Recalcitrant ulcers associated with SAE-positive dermatomyositis treated with surgery followed by intravenous immunoglobulin
Dermatomyositis (DM) is an idiopathic inflammatory myopathy characterized by skeletal muscle abnormalities and characteristic cutaneous lesions, including Gottron’s papules and heliotrope rash. DM related cutaneous ulcers are uncommon and generally resistant to various treatments.
IVIg has been reported as a safe and effective treatment for refractory cutaneous DM. However, there are only a few case reports detailing the use of IVIg in DM related ulcers. Although medical treatments are generally preferred for ulcers unrelated to calcinosis, surgery may be considered for these patients under exceptional circumstances.
We report a case of a 41 year-old woman with recalcitrant ulcers associated with DM that were unresponsive to multiple therapies, including topical tacrolimus, topical betamethasone dipropionate, prednisolone, hydroxychloroquine and methotrexate. Due to imminent risk of extensor tendon rupture and the difficulties accessing IVIg within the ideal timeframe, she underwent urgent surgical closure for the ulcer. She subsequently received IVIg post-surgery to expedite healing and prevent Koebnerisation. The surgical repair was successful and all other ulcers healed completely within two weeks after IVIg. Six months after the first dose of IVIg, she was commenced on a three monthly IVIg regime to keep her ulcers in remission. She remained ulcer-free for 18 months since the first dose of IVIg.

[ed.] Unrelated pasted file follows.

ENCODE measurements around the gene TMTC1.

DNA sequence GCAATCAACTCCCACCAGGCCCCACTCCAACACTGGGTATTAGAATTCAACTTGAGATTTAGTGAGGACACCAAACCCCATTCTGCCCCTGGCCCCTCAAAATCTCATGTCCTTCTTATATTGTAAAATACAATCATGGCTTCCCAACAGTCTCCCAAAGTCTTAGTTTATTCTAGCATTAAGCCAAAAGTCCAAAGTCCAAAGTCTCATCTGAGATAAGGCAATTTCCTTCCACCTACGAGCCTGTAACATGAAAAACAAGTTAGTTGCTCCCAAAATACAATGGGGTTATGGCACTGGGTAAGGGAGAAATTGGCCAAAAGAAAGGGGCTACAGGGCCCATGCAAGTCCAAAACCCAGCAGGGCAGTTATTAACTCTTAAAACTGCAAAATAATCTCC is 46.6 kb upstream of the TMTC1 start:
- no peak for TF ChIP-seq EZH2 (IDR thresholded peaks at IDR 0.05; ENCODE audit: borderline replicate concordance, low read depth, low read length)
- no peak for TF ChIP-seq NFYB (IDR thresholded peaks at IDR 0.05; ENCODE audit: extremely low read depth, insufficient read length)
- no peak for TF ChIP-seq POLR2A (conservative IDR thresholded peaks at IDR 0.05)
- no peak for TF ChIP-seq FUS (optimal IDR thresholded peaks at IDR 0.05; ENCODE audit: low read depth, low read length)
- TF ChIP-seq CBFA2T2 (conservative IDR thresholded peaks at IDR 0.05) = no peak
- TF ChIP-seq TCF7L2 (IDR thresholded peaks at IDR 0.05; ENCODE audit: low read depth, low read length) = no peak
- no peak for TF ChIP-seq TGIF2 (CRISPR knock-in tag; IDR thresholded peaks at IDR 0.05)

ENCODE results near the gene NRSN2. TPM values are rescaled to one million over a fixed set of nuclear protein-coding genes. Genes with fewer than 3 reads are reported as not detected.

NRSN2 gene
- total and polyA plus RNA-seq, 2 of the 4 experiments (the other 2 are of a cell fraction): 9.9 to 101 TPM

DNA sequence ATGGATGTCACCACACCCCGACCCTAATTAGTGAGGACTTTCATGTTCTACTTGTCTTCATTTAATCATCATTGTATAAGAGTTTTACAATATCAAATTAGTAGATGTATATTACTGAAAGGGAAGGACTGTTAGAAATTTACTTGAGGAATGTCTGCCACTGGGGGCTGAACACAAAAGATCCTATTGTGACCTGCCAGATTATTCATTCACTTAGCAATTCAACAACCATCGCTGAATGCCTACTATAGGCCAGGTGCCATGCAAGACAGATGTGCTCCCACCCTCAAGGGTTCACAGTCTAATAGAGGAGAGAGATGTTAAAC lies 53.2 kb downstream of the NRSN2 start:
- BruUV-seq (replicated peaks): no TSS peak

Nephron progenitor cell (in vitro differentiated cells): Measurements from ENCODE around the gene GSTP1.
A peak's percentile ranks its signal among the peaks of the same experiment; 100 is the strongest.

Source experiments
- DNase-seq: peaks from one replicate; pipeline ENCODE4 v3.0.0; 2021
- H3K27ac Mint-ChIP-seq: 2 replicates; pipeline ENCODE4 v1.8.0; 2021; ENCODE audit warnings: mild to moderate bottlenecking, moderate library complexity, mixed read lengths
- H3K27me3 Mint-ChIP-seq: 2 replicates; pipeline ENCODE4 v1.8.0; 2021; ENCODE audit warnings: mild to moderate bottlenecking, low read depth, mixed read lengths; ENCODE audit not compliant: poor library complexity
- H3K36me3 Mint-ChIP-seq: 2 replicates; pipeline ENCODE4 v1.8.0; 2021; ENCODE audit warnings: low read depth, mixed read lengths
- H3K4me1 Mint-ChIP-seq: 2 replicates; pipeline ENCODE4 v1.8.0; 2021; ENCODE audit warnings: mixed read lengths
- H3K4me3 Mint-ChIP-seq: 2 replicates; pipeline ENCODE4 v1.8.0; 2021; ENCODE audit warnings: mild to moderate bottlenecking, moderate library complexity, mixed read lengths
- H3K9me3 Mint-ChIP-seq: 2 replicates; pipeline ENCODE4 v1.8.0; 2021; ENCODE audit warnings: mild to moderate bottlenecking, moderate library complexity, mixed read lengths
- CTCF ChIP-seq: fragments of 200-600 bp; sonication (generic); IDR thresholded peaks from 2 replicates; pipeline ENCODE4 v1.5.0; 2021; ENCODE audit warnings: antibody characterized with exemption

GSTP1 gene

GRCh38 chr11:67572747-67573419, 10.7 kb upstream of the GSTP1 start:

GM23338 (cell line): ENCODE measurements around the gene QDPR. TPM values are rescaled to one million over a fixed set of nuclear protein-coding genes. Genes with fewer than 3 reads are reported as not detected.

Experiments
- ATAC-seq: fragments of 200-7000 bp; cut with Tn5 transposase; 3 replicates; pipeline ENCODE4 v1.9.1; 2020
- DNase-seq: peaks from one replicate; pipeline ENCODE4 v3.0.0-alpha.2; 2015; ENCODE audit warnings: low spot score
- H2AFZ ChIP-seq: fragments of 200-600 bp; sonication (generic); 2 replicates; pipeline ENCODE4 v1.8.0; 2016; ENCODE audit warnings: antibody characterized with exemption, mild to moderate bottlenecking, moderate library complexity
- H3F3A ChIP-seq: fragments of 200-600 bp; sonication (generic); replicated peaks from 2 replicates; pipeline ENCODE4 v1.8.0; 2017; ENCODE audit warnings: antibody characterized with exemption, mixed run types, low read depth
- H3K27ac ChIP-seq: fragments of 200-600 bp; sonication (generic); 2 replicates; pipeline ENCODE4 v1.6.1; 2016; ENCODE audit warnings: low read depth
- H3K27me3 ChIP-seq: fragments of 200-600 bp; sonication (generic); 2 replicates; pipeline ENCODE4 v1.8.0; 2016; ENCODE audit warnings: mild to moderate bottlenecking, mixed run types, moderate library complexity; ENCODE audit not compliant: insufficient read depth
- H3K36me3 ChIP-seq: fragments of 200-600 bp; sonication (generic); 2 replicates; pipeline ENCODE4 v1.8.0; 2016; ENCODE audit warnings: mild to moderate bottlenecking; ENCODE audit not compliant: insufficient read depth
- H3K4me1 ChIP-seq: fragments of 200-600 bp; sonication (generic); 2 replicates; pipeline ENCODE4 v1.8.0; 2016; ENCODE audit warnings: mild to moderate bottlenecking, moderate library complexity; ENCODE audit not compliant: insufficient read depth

IVIg should be considered early for patients with recalcitrant DM ulcers. In our experience, surgical intervention is safe and effective, and could be offered to these patients under selected circumstances. We also highlight the possible association between these ulcers and anti-SAE antibody.
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Dr. Senhong Lee
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